As a 21-year-old architecture student at Yale, Lin designed the Vietnam Veterans Memorial as a class project, then entered it in the largest design competition in American history. Her striking proposal, a V-shaped wall of black stone, etched with the names of 58,000 dead soldiers, beat out the submissions of 1,420 other entrants. She encountered ferocious criticism when her unconventional design was selected. Feelings were running so high that her name was not even mentioned at the dedication of the memorial in 1982. She coped with the painful controversy by returning to Yale as a graduate student. Her inspiring vision has since become the most-visited memorial in the nation's capital. The families of the fallen leave mementos at the wall, and veterans maintain a constant vigil there.
In 2000 Lin published her first book, Boundaries. She described it as a "visual and verbal sketchbook, where image can be seen as text, and text is sometimes used as image." The same year, she began work on the Confluence Project, a series of seven outdoor installations at points of historic interest along 300 miles of the Columbia and Snake Rivers in the state of Washington. A collaboration with other artists, architects, landscape designers and the native tribes of the Pacific Northwest, it is the largest undertaking of her career.
Her studio artwork has been exhibited in museums around the world. Distinguished works on permanent display include "Pin River -- Yangtze" at the American Embassy in Beijing, China, and "Where the Land Meets the Sea" at the California Academy of Sciences in San Francisco. "Systematic Landscapes," an installation that brings the experience of her large outdoor works into the gallery space, has been exhibited in New York and Seattle. Her recent outdoor works include "Input" at Ohio University, a park that resembles an old-fashioned computer punch card when seen from the air. In the first decade of the 21st century, Lin created monumental sculptures, such as "Above and Below," at the Indianapolis Museum of Art and "2 x 4 Landscape," at the M.H. de Young Museum in San Francisco. "Silver River," on display at the MGM Mirage CityCenter in Las Vegas, is an 84-foot piece of reclaimed silver, cast in the form of the Colorado River.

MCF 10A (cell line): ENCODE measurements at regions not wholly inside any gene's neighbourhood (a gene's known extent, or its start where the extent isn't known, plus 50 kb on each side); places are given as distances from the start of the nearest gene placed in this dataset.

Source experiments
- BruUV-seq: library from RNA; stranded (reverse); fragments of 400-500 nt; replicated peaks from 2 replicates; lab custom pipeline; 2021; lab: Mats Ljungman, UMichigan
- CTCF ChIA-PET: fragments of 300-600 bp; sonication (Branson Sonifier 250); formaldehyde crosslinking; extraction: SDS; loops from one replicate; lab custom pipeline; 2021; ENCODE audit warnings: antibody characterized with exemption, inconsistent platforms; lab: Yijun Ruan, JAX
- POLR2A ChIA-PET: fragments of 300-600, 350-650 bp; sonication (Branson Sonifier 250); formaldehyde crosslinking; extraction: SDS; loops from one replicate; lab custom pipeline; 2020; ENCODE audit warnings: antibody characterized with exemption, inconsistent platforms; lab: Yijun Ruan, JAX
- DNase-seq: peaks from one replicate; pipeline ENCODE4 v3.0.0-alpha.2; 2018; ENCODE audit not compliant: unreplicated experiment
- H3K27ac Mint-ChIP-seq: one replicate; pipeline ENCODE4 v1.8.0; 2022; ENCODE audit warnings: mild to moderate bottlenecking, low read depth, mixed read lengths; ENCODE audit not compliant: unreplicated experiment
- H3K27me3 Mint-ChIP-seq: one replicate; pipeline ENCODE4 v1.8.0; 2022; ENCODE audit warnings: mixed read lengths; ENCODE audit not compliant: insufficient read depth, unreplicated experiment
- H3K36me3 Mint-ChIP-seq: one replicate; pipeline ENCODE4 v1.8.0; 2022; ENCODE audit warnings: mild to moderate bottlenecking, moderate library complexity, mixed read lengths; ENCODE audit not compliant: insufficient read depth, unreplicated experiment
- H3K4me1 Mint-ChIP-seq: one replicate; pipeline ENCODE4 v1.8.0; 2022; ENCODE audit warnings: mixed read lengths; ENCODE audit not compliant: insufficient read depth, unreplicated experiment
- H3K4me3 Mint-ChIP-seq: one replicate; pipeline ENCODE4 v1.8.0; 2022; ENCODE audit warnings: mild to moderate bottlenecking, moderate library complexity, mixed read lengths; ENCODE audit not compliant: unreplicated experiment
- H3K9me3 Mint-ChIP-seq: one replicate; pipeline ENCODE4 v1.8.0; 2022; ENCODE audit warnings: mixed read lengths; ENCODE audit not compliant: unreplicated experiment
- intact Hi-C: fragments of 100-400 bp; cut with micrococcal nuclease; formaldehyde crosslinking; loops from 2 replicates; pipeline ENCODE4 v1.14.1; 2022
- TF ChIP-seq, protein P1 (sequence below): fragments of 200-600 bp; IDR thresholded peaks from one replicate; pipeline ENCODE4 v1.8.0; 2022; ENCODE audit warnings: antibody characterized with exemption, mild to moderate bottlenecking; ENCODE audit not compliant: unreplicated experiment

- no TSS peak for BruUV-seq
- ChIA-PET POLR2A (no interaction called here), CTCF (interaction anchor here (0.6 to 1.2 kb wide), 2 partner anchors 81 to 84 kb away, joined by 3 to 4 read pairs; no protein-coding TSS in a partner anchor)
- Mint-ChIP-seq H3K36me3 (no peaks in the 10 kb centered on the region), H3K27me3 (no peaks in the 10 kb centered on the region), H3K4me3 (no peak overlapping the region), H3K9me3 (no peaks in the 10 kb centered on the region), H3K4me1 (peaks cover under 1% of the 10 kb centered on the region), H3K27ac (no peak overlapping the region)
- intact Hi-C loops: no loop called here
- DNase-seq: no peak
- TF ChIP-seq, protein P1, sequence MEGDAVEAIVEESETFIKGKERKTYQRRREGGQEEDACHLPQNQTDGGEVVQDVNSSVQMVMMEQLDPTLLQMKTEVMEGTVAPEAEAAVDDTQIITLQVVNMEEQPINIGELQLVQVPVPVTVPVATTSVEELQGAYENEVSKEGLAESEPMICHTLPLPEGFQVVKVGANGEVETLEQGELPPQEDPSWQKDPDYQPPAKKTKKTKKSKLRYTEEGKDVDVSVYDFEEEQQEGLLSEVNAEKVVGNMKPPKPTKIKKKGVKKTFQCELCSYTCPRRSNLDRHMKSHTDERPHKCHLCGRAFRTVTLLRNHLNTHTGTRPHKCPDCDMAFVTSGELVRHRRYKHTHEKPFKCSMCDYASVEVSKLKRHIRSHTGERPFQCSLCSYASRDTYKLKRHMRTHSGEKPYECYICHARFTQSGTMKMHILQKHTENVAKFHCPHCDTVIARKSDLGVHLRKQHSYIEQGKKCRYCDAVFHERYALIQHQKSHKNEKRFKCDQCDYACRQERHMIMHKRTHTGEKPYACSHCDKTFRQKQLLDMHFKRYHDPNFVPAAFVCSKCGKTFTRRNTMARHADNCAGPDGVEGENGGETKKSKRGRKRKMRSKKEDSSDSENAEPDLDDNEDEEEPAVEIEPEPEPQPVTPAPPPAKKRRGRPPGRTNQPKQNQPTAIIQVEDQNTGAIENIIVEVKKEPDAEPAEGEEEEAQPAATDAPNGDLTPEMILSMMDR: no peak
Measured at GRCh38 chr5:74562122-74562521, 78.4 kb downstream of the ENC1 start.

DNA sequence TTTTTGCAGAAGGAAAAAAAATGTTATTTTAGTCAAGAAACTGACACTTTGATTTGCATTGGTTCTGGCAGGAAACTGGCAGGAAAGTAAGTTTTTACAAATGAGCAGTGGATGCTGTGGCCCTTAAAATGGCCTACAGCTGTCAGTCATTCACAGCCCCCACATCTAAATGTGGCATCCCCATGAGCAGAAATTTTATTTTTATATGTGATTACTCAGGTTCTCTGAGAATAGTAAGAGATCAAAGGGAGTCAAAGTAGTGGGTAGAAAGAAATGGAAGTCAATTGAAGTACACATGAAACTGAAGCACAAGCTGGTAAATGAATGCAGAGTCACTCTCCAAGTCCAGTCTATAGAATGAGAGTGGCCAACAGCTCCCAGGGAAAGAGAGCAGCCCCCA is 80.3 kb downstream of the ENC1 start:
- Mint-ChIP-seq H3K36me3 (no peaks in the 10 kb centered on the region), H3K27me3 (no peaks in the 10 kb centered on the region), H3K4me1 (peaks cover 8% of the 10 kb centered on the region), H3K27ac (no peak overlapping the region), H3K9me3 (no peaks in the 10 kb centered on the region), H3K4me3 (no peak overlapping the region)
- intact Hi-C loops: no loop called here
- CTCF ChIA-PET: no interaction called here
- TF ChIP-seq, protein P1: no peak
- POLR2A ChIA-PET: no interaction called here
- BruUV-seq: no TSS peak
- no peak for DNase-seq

As both artist and architect, her work has long reflected a strong interest in the environment. She has served as an advisor on sustainable energy use, and as a Board Member of the National Resources Defense Council. She was also a member of the jury that selected the design of the World Trade Center Site Memorial. In 2009, Maya Lin was awarded the National Medal of Arts by President Barack Obama. She and her husband, photography dealer Daniel Wolf, live in New York City. They have two children.